The church I am a part of in Salt Lake City has a tagline that describes the John 10:10 life we strive for: “An Adventure with God”. When it comes to my last four and a half years at Intermountain Christian School (ICS), that tagline has been lived out in very real ways and CACE has been in the thick of that adventure.
I’ll never forget the day in the fall of 2013 when Paul Neal, now CACE Fellow, and David Urban, his partner at Charter Oak Research, called me up via a crackling speaker phone and said, “Hey, Mitch. Have you ever heard of Dordt University?” Dismayed, as they had just been to ICS a few weeks earlier, I chuckled and said, “Ummm, yes! It’s my alma mater?!! How do the two of you know about Dordt University?!!” They went on to explain that they had just been invited to a meeting with a group of people who wanted to start an organization to help Christian Schools and when asked if they knew of a school considering a change in governance, they’re response was, “Yes! We were just there. It’s Intermountain Christian in Salt Lake City.” It’s moments like these when I know the hand of God is real.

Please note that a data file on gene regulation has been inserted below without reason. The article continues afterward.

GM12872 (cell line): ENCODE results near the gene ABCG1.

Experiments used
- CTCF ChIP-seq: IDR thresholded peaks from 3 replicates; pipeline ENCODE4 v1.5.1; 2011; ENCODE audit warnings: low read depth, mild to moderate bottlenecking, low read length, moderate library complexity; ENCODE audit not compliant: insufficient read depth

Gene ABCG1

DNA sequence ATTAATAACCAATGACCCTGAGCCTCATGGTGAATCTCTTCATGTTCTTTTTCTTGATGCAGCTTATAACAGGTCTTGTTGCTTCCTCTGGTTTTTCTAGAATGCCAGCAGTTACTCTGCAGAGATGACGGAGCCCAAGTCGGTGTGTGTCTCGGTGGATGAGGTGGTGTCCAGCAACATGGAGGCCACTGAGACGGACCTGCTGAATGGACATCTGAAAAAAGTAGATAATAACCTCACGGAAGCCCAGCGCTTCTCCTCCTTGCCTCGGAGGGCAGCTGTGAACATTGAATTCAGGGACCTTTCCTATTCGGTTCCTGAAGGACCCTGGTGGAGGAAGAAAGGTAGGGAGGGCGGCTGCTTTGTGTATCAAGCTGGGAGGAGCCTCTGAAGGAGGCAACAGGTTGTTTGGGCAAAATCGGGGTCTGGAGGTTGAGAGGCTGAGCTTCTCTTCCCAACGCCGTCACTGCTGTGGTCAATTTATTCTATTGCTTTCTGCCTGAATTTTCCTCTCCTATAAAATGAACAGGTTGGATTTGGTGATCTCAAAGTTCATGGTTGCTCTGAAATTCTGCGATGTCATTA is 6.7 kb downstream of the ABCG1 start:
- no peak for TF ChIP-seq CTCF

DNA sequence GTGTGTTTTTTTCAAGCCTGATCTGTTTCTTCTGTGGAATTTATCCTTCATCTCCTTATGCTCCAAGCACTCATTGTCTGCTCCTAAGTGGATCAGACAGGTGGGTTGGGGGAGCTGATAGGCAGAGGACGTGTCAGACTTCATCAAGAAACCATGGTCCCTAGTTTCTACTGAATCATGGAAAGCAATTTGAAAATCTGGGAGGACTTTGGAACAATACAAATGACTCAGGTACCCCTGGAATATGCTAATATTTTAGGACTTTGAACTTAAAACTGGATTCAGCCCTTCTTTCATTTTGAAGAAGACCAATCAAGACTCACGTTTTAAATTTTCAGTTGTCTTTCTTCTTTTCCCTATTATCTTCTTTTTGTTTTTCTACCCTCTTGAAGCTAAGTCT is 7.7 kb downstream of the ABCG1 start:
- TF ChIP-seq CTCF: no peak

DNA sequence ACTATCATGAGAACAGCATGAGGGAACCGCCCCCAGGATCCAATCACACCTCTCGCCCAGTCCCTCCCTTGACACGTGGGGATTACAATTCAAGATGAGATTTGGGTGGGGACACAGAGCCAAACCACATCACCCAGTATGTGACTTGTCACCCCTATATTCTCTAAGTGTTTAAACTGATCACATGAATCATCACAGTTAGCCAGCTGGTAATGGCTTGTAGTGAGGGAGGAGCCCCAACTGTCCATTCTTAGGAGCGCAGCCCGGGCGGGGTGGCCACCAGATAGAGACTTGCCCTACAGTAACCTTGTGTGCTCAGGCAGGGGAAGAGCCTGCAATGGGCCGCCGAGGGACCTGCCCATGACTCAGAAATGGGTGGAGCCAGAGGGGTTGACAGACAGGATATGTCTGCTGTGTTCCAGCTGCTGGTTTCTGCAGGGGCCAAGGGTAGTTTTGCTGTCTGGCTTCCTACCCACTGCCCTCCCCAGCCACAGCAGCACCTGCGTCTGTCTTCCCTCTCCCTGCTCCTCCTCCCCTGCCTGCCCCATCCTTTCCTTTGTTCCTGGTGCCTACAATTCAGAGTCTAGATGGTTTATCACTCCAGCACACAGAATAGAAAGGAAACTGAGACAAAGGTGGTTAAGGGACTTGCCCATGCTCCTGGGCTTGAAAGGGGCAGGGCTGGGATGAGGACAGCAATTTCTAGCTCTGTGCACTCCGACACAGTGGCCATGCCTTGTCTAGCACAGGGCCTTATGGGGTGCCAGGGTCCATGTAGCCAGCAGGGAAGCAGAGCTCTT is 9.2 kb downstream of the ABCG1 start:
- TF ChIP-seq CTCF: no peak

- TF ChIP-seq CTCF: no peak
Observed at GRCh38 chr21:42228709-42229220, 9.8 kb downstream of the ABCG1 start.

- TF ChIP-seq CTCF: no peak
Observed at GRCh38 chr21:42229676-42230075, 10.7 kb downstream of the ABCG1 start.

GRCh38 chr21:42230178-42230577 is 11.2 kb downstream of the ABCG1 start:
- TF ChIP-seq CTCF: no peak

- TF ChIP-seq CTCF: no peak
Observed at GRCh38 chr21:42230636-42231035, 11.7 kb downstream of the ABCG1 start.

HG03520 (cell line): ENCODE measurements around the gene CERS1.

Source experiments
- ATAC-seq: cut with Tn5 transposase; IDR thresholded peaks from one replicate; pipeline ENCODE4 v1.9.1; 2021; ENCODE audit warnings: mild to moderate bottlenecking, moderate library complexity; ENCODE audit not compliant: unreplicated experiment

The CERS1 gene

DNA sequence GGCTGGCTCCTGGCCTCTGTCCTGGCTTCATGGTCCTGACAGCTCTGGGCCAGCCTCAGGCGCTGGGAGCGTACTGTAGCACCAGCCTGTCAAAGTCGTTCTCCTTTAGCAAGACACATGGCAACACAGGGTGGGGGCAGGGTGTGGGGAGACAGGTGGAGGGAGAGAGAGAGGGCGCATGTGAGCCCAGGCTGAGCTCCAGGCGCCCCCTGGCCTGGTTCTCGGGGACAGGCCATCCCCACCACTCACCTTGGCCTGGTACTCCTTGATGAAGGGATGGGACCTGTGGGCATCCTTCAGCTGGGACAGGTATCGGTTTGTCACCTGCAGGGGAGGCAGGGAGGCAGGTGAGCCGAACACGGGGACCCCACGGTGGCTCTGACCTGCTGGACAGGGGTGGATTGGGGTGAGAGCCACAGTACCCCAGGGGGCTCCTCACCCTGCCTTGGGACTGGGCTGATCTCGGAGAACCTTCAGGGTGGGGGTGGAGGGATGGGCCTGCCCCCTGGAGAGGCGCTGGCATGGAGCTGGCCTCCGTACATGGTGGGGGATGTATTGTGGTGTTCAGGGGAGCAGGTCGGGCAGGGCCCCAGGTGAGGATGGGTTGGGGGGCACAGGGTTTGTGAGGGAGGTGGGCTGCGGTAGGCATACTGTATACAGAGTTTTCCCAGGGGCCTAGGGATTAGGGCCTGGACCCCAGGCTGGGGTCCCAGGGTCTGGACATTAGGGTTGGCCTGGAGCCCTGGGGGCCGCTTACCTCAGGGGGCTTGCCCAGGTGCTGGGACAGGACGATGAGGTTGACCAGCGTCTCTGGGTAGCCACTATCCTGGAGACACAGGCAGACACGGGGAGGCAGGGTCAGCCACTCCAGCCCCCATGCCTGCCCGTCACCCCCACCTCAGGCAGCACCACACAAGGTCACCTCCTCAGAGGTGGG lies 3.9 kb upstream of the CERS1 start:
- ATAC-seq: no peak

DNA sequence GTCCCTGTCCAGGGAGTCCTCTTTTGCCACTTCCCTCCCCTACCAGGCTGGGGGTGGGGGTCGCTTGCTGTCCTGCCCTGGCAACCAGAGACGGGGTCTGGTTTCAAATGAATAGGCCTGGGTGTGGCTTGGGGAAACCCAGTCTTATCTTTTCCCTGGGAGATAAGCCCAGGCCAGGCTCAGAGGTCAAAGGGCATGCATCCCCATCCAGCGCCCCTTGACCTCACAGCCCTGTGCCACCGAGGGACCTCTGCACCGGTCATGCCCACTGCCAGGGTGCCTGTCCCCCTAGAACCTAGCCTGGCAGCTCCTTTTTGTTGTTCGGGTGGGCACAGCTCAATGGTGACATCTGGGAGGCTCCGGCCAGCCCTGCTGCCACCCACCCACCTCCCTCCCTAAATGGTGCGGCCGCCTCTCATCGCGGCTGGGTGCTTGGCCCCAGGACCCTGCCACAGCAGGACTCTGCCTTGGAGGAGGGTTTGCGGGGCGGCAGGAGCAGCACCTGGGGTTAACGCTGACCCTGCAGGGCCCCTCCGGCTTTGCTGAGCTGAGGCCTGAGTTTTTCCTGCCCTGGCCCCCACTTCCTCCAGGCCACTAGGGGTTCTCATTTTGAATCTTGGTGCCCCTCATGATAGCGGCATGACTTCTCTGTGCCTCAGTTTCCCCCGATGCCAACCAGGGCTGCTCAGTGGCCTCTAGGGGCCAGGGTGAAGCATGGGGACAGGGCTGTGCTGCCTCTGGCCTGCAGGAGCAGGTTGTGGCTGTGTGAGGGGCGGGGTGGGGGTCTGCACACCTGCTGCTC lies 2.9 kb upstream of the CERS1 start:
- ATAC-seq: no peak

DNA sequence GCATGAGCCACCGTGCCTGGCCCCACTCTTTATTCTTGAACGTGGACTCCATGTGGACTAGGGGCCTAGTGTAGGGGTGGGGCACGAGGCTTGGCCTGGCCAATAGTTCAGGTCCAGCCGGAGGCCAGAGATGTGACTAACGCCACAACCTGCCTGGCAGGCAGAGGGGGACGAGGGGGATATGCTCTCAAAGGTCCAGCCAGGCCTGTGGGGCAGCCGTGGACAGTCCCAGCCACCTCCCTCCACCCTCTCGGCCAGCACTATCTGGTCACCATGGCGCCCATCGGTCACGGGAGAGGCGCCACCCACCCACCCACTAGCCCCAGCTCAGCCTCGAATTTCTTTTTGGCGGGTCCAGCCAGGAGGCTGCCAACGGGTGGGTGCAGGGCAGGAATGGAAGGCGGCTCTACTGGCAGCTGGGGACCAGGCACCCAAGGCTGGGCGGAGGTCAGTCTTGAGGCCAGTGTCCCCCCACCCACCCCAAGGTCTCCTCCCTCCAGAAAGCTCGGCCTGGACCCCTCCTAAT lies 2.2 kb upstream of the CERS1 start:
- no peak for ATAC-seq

Intermountain Christian School is the only non-Catholic, fully accredited PS-12th grade Christian school in the Salt Lake valley, an urban area of 1.2 million people. Four years ago, there were 265 students and the high school had dropped to the low 50s in enrollment. Today, ICS is in serious talks of needed expansion as our school is nearing full capacity with 335 students and a growing high school of 79 students.